In this study the researchers tested health care workers from all the TB clinics in Samara City, as well as other clinical staff and students, for latent tuberculosis. In total, 630 people had blood samples taken for testing. A questionnaire was also used to collect information on possible risk factors for TB. As expected, the rate of latent TB infection was highest among clinical staff working in the TB clinics, 47% of whom were infected with M. tuberculosis. This compared to a 10% infection rate among medical students and 29% infection rate among primary care health workers. The differences in infection rate between medical students, primary care health workers, and TB clinic staff were statistically significant and reflected progressively increasing exposure to TB. Among primary care health workers, past exposure to TB was a risk factor for having latent TB infection.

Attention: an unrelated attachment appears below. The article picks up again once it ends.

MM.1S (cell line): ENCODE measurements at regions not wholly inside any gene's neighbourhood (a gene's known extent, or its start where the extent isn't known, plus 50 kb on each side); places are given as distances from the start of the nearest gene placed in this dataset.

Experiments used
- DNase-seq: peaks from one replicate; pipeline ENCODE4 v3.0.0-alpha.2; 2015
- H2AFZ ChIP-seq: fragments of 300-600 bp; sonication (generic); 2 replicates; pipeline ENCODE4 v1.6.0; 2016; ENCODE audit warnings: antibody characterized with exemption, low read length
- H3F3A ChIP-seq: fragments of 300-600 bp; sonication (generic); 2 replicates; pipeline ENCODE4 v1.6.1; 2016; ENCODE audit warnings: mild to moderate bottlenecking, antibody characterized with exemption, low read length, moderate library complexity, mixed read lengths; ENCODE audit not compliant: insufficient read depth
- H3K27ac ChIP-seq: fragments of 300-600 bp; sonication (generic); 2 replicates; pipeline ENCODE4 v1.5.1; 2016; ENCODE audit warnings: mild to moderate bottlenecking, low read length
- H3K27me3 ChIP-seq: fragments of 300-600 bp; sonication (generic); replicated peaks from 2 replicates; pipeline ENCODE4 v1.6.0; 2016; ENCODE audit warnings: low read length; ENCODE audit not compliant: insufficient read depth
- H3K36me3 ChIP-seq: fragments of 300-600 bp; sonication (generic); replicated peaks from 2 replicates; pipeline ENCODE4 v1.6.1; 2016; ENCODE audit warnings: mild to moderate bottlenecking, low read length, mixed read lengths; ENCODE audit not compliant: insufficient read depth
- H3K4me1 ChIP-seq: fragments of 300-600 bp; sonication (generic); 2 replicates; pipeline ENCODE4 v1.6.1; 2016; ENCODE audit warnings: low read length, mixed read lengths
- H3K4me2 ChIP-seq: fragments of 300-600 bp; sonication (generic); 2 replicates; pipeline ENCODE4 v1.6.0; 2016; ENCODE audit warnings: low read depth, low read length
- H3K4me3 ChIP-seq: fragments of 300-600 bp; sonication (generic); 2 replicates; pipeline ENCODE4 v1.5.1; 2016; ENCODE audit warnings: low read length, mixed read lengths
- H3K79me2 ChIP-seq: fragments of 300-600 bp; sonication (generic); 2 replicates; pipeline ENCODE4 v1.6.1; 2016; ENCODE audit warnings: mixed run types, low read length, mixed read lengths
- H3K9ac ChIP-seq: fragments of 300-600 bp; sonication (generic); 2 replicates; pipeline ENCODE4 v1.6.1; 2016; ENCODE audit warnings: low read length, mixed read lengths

What Do These Findings Mean?

      This study showed that there was a high rate of latent TB infection among health care workers in Samara City and that infection is increasingly likely among people with either past or present exposure to TB. The results suggest that further research should be carried out to test whether mass screening for latent infection, followed by treatment, will reduce the rate of active TB disease among health care workers and also prevent further spread of TB. There are concerns that widespread treatment of latent infection may not be completely effective due to the relatively high prevalence of drug-resistant TB strains and any new initiatives would therefore need to be carefully evaluated.